> - 1st: I xref in the A-Roof drawing, and I go to the layer dialog box
> and set all the colors to a grey (to fade them out). I will dash the
> lines that are under the roof framing (i.e. bearing walls) and make the
> walls that penetrate or form the parapet continuous).
> - 2nd: I insert a block file that is a roof plan of the job I just
> finished. This gives me most of the things I need (text styles, dim
> styles, std. notes, layers). I move it to the side grab what I need and
> I erase everything else and I PURGE ALL to the file.
> -3rd I start the roof plan
>
> Then I go to the second floor plan.
> - 1st: I xref the ***S-Roof.dwg*** I was just working on into the file.
> When I do this, I brings in the s-roof file, everything I just drew, and
> also brings the A-Roof file that was embedded in the file.
> - 2nd: I go to the layer dialog box. The layers are sorted
> alphabetically as you know, but the ones that are part of the x-ref's
> are sorted. I go to the S-ROOF\layers... and freeze all of them except
> the column layer since that penetrates down to this floor. I go to the
> A-Roof/layers .... and shut off what I don't need (i.e. penthouses) and
> change the linetypes to all continuous.
> - 3rd: I xref in A-FLR2 background, and do the same layer manipulations
> (i.e. dash lines for bearing walls and walls under this finished floor
> line).
> -4th : Insert a block of the 2nd floor plan on a previous job and
> repeat...
>
> Same on the foundation/1st floor plan... What this does is gives you an
> accurate plan alignment for the structure so you can carry down the
> columns/post, keeps the layers easily manageable (without any special
> ad-on programs), and lets you quickly create these files.
>
> The first few times will be cumbersome, but after that, it's like second
> nature and very easy. It's especially helpful in residential when walls
> do not stack and you need to come up with cross beams, beams supporting
> shearwalls etc....
>
> Hth, probably confusing over email...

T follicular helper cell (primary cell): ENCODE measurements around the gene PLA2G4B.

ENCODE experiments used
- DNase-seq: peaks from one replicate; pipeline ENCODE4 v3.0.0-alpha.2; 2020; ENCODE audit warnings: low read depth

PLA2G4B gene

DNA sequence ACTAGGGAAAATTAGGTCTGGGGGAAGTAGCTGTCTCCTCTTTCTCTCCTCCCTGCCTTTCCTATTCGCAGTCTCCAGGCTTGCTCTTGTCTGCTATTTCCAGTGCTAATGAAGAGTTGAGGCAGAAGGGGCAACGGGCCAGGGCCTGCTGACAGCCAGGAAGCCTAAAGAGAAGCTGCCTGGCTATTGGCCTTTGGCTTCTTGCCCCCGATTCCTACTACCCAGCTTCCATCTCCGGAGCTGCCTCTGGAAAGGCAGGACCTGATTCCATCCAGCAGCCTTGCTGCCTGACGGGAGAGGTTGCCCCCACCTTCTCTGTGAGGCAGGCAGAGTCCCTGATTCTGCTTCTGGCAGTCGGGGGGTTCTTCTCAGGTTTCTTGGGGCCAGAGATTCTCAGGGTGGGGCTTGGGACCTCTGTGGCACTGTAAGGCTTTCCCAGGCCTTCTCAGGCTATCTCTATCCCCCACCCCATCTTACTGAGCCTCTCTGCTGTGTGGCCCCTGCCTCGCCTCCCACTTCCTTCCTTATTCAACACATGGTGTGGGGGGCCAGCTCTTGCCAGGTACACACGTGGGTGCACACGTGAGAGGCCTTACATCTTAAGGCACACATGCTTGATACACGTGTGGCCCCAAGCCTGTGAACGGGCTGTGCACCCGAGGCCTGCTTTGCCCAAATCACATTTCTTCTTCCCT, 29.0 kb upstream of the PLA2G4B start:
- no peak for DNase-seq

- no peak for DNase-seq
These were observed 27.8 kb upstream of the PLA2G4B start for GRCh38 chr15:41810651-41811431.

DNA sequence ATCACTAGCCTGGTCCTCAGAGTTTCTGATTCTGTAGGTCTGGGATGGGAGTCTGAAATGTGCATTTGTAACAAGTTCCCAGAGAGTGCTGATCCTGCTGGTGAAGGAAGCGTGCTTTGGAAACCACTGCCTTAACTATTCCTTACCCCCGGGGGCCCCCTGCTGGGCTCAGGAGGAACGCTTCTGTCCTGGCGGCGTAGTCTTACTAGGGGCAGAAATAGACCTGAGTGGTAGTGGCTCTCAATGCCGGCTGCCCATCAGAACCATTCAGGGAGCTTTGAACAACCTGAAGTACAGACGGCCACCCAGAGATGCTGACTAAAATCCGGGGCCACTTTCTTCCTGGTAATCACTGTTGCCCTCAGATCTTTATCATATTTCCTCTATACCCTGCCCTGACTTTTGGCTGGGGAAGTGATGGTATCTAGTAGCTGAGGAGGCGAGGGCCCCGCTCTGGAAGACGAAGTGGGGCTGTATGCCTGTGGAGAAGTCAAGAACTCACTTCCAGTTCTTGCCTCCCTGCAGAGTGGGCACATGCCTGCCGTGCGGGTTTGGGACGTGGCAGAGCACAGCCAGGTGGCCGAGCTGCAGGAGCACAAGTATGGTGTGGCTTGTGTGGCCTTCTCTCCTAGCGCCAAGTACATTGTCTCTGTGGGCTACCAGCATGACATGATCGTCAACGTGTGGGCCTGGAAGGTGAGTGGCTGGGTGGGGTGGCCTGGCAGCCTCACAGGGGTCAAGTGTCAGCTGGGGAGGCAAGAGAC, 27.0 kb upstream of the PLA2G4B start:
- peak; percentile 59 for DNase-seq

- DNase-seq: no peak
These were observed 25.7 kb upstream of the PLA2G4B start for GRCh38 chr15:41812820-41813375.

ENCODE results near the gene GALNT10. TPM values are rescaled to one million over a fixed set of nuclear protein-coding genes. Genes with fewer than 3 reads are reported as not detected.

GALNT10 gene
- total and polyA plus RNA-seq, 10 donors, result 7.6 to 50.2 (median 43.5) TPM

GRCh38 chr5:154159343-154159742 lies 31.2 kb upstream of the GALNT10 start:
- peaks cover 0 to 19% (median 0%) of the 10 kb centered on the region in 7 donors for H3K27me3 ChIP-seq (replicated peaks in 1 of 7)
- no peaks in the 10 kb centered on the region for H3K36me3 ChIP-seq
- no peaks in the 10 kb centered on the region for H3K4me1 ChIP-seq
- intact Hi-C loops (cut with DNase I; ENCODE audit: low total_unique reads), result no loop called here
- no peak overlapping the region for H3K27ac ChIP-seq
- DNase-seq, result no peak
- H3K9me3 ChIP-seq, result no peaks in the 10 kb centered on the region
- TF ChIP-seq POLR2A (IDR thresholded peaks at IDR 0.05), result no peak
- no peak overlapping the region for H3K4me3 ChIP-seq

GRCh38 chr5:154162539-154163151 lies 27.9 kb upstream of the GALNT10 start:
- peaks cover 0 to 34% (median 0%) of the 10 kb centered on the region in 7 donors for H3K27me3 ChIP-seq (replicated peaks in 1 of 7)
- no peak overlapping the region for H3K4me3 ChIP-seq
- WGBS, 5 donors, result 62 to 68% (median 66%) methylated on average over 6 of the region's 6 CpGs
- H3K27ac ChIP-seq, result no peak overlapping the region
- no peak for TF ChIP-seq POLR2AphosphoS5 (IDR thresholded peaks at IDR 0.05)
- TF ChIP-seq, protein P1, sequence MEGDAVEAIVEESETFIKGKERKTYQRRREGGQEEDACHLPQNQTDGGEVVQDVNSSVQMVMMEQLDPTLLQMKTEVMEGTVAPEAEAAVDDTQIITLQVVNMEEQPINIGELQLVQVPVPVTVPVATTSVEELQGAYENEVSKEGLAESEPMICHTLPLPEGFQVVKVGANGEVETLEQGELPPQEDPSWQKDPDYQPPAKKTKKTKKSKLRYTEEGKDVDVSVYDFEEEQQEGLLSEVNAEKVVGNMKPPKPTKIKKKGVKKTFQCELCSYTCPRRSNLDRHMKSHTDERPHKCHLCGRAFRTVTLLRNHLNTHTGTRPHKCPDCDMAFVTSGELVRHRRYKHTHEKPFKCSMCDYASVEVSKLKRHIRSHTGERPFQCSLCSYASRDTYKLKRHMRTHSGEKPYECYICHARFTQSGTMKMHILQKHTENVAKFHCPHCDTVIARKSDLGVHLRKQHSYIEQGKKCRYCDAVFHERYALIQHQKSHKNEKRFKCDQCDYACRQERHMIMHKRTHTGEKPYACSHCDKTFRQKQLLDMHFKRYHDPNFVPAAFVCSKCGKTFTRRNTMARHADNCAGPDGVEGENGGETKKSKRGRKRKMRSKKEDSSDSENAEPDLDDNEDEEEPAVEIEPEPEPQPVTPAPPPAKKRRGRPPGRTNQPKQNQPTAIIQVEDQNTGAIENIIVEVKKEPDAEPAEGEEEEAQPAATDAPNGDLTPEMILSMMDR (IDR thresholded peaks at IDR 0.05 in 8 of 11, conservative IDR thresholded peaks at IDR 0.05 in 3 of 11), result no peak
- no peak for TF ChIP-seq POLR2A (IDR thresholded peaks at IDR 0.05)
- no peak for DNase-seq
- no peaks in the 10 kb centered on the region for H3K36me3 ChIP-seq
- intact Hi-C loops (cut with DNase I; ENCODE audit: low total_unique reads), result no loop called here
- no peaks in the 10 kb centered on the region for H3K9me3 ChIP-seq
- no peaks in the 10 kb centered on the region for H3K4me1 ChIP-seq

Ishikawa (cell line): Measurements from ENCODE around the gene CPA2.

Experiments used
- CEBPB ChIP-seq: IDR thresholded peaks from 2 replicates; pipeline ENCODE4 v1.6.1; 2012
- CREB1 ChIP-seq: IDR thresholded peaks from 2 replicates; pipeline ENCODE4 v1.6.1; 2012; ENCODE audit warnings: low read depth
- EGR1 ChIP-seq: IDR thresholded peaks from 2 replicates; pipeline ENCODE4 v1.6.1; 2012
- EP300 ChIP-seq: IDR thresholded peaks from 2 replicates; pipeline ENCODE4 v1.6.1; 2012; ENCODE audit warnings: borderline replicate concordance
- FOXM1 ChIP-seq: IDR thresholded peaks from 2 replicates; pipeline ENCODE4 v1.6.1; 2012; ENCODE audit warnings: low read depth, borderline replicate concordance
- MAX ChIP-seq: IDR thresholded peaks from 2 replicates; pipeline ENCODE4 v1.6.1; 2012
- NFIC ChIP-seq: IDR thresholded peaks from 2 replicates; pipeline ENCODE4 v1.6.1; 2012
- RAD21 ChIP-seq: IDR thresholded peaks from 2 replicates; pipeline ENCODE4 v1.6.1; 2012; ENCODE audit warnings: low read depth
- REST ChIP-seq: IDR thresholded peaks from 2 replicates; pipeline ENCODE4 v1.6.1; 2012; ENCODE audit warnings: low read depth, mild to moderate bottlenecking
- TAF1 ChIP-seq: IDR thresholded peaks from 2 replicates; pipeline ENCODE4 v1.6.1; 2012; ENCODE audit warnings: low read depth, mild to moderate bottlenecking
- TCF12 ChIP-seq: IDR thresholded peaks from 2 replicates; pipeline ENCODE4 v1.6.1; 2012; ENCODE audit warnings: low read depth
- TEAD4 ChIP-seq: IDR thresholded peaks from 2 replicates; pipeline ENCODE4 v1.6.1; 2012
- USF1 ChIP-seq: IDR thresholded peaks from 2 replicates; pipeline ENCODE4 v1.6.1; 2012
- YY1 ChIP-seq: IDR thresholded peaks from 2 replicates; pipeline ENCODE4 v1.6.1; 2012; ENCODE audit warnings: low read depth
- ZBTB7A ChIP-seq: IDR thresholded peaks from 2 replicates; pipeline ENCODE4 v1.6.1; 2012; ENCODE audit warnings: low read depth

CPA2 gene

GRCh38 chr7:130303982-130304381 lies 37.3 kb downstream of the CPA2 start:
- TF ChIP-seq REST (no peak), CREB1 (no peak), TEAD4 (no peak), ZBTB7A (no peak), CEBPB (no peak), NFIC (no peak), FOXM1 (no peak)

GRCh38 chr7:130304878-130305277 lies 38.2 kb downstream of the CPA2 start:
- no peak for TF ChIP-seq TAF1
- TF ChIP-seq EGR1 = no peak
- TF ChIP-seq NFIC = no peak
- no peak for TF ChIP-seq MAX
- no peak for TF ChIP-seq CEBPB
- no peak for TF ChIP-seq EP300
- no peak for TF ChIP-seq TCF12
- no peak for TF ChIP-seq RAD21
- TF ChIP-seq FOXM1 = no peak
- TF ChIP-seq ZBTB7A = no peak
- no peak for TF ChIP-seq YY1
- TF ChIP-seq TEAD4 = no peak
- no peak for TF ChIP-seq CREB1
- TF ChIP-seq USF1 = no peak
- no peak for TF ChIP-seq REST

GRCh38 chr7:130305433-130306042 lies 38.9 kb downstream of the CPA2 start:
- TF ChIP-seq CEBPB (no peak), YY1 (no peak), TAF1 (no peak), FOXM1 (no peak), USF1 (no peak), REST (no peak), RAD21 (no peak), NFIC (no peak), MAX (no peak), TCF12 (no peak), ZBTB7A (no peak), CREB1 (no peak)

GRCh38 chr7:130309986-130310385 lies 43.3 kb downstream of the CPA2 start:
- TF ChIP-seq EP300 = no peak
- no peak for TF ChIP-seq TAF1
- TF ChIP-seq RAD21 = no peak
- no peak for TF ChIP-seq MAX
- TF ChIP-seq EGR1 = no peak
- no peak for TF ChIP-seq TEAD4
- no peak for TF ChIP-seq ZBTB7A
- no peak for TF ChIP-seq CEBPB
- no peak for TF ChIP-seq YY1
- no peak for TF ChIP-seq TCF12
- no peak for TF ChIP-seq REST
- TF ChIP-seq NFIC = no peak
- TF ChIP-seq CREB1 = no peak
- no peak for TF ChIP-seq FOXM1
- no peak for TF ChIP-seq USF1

>
> -gm
>
> -----Original Message-----
> From: Bill Allen [mailto:T.W.Allen(--nospam--at)cox.net]
> Sent: Wednesday, March 01, 2006 10:51 AM
> To: seaint(--nospam--at)seaint.org
> Subject: RE: AUTOCAD: What's Your Preference?
>
> 1. Model Space. I know Autodesk originally encouraged using PS for all
> annotations, but I've briefly worked in that environment and it is not,
> IMHO, an easy format to manipulate and view information on a particular
> model.
>
> All annotations (dimension, detail bubbles, leadered text, notes, etc.)
> associated with the model goes in Model Space. I put general notes,
> shear
> wall schedules, etc. in Paper Space.
>
> I don't work in 3D or in different scales, but if I did, I would create
> a
> dimension style and text style for each and put them on their own layer
> to
> be turned on and off (or frozen and thawed) depending on which view I'm
> working with.
>
> On a related issue, I'm curious about which is the best way to go
> relative
> to managing different levels of the same structure. Currently, I have
> everything related to a structure (except details) in one plan file. I
> XREF
> attach all of the associated architectural (and sometimes mechanical)
> plans
> and draw the structural information on top of them.
>
> To switch between views, I used to (R2000 and before) use script files
> to
> turn on and off layers. Now I use Express Tools' Layer Manager and may
> be
> moving to AutoCAD's Layer States Manager to do this task. The problem
> with
> ET's Layer Manager (and I believe ACAD's LSM) is that if/when I add a
> new
> layer, I have to redefine the views whereas when I wrote script files, I
> could use wild cards and never had to mess with it again.
>
> Now I'm discovering ACAD's Publishing feature of R2006 and like it a lot
> except it doesn't recognize ET's Layer Manager nor do I believe it will
> recognize ACAD's LSM. I have yet to seriously investigate Sheet Sets.
>
> So, if I have a file called PLAN which contains information for S1
> (Foundation Plan), S2 (Second Floor Framing Plan) and S3 (Roof Framing
> Plan), what method would be the easiest/best to use for publishing
> purposes?
>
> Thanks,
>
> T. William (Bill) Allen, S.E.
> ALLEN DESIGNS
> Consulting Structural Engineers
>
> -----Original Message-----
> From: Polhemus, Bill [mailto:BPolhemus(--nospam--at)wje.com]
> Sent: Monday, February 27, 2006 8:47 AM
> To: seaint(--nospam--at)seaint.org
> Subject: AUTOCAD: What's Your Preference?
>
> (Only answer if you're "modern" and use "Paper Space"):
>
> When annotating drawings with dimensions, notes, callouts, etc., do you:
>
> 1)	Put those in Model space and size them accordingly,
> 2)	Put them in Paper Space, or
> 3)	Have some combination of 1) and 2) that you prefer (please
> elaborate)?
>
> William L. Polhemus, Jr. P.E.
> Senior Associate
> mailto:bpolhemus(--nospam--at)wje.com
> WJE
> Wiss, Janney, Elstner Associates, Inc.
> Engineers I Architects I Material Scientists
> 10235 West Little York, Suite 245
> Houston, Texas 77040
> P: 832-467-2177 F: 832-467-2178
> http://www <blocked::http://www/> .wje.com
>
>
>